Stars Above – Marissa Meyer
Genre: Fantasy, Sci-fi, Novellas
I was so pleasantly surprised by this! It’s not often that a novella (or several for that matter) creates a good impression on me. I’m normally left wanting more depth and detail so novellas rarely cut it. That said, Stars Above was incredible! There were loads of short stories which gave a tremendous insight into the past of all the main characters of the series but, without a doubt, the greatest novella was the last one, which was set after Winter and saw the whole team come together again to celebrate Scarlet and Wolf’s wedding. I personally wasn’t a massive fan of Fairest, the prequel to the Lunar Chronicles which gave a background on Levana, so if you’re skeptical to read this collection because the other novella didn’t quite do anything for you, I can assure you that these novellas are incomparable and an absolute joy. Any fans of the Lunar Chronicles would, I am certain, really love this accumulation of epic short stories.
Having read four books in the series, it’s very easy to become attached to the main characters of the Lunar Chronicles which I think is precisely why these novellas are so interesting. They were also great at answering questions that we, perhaps, deemed as potholes in the series. For example, one argument you can see floating around is how does Cress have such normal social skills considering she was locked up her entire life. But, instead, we find that it wasn’t until she was a little girl that Sybil transported her away where previously she had been with other shells similar to her. Actually, Cress’ story was one of my favourites because it really made me sympathise with her. Meyer hinted at the mistreatment of shells in the series but the severity of such unjust behaviour towards them really emerged in her novella.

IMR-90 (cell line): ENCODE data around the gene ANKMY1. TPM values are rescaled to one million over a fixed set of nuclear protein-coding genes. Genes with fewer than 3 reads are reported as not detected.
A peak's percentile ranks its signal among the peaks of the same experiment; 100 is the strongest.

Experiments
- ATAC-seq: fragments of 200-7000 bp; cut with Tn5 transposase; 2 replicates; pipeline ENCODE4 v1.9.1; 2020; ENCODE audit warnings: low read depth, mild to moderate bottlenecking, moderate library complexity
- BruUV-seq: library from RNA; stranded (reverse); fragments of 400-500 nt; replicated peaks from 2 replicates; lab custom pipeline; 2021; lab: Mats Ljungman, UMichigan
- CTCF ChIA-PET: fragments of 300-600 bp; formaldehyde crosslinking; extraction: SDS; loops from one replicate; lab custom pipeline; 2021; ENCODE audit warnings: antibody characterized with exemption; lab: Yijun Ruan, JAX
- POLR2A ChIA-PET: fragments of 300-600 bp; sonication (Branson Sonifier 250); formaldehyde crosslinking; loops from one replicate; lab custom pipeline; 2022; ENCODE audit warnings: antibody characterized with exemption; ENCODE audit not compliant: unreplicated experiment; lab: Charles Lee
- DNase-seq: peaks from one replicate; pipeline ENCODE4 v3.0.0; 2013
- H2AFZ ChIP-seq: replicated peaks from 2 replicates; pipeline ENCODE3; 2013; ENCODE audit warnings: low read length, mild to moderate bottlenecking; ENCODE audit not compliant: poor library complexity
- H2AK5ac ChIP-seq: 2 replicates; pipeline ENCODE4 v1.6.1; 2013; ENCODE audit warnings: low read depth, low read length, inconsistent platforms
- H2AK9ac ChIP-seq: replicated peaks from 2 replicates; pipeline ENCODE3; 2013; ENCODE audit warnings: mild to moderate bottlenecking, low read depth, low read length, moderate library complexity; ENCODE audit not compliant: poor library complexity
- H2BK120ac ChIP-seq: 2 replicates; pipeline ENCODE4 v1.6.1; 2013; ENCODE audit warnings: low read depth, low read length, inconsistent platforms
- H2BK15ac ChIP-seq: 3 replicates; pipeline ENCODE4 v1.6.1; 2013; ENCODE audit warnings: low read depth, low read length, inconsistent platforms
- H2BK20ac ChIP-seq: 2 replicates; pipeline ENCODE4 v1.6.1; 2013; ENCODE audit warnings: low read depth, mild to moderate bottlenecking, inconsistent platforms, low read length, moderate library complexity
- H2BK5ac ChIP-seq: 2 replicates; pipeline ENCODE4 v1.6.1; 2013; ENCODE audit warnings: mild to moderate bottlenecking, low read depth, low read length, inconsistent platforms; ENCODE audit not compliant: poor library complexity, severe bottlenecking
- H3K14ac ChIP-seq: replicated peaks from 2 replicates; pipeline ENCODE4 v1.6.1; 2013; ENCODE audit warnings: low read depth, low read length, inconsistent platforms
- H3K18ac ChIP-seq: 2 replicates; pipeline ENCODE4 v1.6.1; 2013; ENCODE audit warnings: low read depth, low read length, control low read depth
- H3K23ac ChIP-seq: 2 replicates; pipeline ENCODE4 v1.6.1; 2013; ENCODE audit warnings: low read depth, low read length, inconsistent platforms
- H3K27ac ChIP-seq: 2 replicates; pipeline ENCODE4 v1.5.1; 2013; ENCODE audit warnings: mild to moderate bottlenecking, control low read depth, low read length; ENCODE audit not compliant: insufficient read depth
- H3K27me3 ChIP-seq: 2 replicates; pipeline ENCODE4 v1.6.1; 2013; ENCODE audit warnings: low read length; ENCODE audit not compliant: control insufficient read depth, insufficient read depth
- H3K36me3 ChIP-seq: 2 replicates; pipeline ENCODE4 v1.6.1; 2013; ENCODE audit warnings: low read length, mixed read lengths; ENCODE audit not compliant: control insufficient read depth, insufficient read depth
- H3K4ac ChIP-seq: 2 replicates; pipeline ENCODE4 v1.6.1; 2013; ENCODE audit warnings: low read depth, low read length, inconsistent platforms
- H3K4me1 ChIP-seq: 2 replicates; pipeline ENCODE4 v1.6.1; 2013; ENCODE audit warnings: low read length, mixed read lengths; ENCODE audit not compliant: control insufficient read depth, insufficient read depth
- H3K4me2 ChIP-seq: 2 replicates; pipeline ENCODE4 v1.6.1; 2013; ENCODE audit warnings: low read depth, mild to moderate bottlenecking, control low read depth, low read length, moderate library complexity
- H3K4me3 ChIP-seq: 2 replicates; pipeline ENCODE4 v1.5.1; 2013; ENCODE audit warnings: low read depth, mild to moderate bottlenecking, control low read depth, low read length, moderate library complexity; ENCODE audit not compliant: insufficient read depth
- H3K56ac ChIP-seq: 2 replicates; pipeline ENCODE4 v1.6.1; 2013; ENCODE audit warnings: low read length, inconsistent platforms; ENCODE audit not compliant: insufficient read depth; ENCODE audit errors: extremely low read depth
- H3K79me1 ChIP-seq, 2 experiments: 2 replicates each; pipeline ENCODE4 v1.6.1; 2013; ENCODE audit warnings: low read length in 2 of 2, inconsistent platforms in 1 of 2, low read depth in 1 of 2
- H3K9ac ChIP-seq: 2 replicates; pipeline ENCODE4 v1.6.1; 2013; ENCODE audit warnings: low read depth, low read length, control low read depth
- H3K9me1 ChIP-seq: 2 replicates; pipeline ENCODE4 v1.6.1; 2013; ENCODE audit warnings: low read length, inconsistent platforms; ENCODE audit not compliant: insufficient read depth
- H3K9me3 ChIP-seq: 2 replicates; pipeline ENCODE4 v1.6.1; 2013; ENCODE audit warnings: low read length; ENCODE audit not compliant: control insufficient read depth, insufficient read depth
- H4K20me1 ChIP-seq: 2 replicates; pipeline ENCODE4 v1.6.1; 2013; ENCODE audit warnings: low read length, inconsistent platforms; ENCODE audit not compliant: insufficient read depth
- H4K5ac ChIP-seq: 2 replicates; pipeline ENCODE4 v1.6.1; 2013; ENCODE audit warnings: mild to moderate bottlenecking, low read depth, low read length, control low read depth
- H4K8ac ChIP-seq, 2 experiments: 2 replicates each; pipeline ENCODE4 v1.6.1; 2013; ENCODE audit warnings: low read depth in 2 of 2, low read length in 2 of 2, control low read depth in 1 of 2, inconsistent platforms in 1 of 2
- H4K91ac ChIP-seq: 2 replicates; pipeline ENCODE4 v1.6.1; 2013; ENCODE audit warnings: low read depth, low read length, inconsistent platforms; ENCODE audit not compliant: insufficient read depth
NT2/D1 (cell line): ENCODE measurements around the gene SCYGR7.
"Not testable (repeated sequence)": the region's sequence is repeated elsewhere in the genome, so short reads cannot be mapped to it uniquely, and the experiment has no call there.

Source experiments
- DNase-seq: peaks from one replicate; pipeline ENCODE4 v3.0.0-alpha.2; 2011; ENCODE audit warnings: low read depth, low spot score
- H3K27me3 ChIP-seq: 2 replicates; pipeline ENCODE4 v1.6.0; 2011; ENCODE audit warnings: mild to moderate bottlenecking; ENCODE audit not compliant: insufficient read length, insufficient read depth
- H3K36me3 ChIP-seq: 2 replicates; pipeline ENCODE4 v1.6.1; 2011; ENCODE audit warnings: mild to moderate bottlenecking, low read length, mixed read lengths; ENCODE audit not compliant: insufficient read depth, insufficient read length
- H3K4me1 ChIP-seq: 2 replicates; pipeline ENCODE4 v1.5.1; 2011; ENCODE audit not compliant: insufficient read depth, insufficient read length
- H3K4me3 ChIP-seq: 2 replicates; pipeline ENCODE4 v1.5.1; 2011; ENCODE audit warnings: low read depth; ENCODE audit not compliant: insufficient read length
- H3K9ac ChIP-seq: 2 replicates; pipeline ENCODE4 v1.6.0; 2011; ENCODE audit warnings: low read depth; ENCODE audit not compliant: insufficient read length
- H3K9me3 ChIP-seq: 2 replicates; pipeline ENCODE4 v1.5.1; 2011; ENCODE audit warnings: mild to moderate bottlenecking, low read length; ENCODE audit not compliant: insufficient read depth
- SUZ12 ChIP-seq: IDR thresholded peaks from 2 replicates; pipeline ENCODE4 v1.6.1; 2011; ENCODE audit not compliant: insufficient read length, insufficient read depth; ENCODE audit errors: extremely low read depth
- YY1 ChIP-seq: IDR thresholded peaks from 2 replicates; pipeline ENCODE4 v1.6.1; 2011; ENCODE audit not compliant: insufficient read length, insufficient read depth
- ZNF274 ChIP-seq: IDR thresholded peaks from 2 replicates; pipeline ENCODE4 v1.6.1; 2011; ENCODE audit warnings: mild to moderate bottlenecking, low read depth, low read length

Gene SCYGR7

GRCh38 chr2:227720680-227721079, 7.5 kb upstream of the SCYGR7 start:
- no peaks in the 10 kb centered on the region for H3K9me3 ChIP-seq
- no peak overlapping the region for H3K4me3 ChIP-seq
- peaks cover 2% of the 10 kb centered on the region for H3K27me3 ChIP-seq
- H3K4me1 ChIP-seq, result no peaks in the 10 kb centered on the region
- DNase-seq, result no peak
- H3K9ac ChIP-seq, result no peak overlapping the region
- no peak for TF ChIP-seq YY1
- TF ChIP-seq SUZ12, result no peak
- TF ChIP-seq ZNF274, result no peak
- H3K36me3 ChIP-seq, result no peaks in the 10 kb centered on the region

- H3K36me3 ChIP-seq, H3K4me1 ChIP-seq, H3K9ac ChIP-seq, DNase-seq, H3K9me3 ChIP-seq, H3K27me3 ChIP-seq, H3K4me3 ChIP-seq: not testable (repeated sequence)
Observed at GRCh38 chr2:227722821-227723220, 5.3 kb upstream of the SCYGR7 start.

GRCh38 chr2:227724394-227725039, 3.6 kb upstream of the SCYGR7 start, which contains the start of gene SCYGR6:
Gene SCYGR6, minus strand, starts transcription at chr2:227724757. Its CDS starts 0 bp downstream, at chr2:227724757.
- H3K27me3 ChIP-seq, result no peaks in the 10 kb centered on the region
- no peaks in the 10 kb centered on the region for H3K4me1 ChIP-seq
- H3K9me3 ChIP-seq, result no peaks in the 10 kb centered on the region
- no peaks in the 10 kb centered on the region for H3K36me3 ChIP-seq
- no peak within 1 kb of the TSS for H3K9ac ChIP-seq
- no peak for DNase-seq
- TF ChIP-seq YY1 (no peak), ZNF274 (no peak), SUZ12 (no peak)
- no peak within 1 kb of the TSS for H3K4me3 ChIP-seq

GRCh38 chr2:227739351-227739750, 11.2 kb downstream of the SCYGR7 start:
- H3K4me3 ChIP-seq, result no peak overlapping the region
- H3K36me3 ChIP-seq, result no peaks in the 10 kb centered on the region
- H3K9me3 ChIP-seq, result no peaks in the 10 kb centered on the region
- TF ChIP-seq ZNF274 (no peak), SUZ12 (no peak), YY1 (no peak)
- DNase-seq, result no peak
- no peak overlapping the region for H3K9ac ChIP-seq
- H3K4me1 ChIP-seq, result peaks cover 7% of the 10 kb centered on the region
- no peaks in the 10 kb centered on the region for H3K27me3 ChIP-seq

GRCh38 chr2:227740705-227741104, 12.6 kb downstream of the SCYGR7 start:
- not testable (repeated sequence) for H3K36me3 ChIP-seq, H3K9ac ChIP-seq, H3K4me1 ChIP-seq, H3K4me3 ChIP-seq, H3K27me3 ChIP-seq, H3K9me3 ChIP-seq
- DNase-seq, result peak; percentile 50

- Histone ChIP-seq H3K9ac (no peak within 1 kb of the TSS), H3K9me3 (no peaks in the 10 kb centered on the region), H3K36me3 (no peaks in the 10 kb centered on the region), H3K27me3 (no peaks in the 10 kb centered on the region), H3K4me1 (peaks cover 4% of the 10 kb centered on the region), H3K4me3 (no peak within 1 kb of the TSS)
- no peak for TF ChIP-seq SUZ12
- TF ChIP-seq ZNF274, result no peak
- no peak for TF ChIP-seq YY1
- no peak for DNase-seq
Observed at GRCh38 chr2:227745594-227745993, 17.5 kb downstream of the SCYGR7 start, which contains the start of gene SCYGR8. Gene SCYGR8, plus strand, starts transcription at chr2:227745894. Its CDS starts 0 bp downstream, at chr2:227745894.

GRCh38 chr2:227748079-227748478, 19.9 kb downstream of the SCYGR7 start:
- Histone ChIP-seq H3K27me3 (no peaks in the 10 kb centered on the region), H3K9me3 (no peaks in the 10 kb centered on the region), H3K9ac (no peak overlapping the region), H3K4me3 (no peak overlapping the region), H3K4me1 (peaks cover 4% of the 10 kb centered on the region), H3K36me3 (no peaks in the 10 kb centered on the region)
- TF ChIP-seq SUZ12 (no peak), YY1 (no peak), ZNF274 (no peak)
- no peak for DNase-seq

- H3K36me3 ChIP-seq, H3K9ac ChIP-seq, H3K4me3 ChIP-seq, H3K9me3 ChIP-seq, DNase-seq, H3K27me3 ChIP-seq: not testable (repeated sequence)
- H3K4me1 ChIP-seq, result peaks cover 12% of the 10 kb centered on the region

The book details what happened to the relationship between Scarlet and her father too. You get to see Michelle Benoit treating Cinder, get a look at Wolf’s experience in the Wolf pack (another seriously interesting story), Cinder and Kai’s first meeting in the market from Kai’s perspective and so many more. I don’t quite understand it really. The novellas were so short (there were nine in total!) but they provided sufficient details whilst moving at a fast enough pace – they were brilliantly crafted and couldn’t rate them highly enough!
The only time my concentration did waver was in ‘The Queen’s Army’ because the focus was not on my favourite character, only about the start of Levana’s army. I learnt to warm to Winter in her story, who I originally found annoying and one-dimensional, but then became someone who admired for her selflessness in regards to Jacin, where their relationship became a take on Romeo and Juliet. To be fair, all the couples had forbidden love stories really but none were forced or unbelievable so it just felt as though everything conveniently fell into place.
It was really nice to revisit some of my absolute favourite characters of all time. I only read Winter a few months ago but it somehow feels nostalgic? There was true sentiment in this collection and nothing felt rushed. If you’re a lover of the series and want a quick punch of fantasy, I’d recommend this collection in a heartbeat.
Happy Reading Bookworms!